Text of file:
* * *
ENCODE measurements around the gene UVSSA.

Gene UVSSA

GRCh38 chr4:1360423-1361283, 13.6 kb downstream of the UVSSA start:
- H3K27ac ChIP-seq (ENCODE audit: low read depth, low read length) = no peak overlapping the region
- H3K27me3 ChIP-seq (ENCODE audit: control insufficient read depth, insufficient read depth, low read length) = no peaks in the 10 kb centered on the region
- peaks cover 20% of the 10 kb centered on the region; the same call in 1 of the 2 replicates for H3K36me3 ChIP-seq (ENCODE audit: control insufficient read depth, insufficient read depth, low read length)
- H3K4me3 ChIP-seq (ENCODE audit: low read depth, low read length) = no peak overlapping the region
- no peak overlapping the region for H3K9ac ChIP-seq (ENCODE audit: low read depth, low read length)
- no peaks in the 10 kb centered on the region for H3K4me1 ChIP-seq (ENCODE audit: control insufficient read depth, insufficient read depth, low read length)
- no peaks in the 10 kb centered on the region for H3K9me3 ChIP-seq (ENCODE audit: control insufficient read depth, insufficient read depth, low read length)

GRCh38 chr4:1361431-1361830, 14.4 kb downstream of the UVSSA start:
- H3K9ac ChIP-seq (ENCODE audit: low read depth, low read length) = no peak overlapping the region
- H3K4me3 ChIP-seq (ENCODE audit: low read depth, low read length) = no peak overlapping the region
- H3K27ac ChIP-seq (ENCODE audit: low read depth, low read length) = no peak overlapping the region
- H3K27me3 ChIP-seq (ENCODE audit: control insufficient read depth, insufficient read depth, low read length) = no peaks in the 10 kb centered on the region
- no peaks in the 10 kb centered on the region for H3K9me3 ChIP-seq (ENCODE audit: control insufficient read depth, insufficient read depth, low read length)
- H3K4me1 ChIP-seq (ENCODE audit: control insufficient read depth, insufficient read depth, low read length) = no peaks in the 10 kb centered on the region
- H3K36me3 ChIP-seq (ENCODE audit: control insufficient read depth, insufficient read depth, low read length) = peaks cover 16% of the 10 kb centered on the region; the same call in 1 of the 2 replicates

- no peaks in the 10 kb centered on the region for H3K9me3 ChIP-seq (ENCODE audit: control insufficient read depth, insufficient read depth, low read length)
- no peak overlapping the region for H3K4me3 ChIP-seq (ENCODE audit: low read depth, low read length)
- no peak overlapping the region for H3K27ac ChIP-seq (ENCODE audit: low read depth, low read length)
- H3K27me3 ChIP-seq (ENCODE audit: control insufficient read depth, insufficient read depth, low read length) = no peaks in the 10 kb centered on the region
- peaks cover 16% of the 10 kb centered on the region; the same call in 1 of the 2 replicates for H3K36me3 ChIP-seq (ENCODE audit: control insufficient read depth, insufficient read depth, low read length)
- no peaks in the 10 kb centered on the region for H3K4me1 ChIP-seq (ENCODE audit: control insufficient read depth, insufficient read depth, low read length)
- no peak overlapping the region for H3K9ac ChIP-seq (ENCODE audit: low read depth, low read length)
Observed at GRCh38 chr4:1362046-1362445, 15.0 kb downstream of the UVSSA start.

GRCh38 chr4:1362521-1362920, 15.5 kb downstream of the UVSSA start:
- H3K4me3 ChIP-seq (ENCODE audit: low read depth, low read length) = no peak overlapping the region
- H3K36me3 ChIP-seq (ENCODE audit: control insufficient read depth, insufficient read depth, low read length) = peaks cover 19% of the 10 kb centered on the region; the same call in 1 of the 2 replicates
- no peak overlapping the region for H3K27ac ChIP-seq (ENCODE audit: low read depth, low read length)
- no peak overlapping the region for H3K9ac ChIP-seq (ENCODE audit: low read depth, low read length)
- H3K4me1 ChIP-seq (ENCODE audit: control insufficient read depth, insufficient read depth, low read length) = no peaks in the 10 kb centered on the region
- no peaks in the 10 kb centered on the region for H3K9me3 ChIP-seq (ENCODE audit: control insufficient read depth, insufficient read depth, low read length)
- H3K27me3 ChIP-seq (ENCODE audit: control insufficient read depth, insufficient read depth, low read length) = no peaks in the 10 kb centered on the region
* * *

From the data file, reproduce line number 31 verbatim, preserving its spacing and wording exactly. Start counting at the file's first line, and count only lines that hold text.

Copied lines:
- no peak overlapping the region for H3K9ac ChIP-seq (ENCODE audit: low read depth, low read length)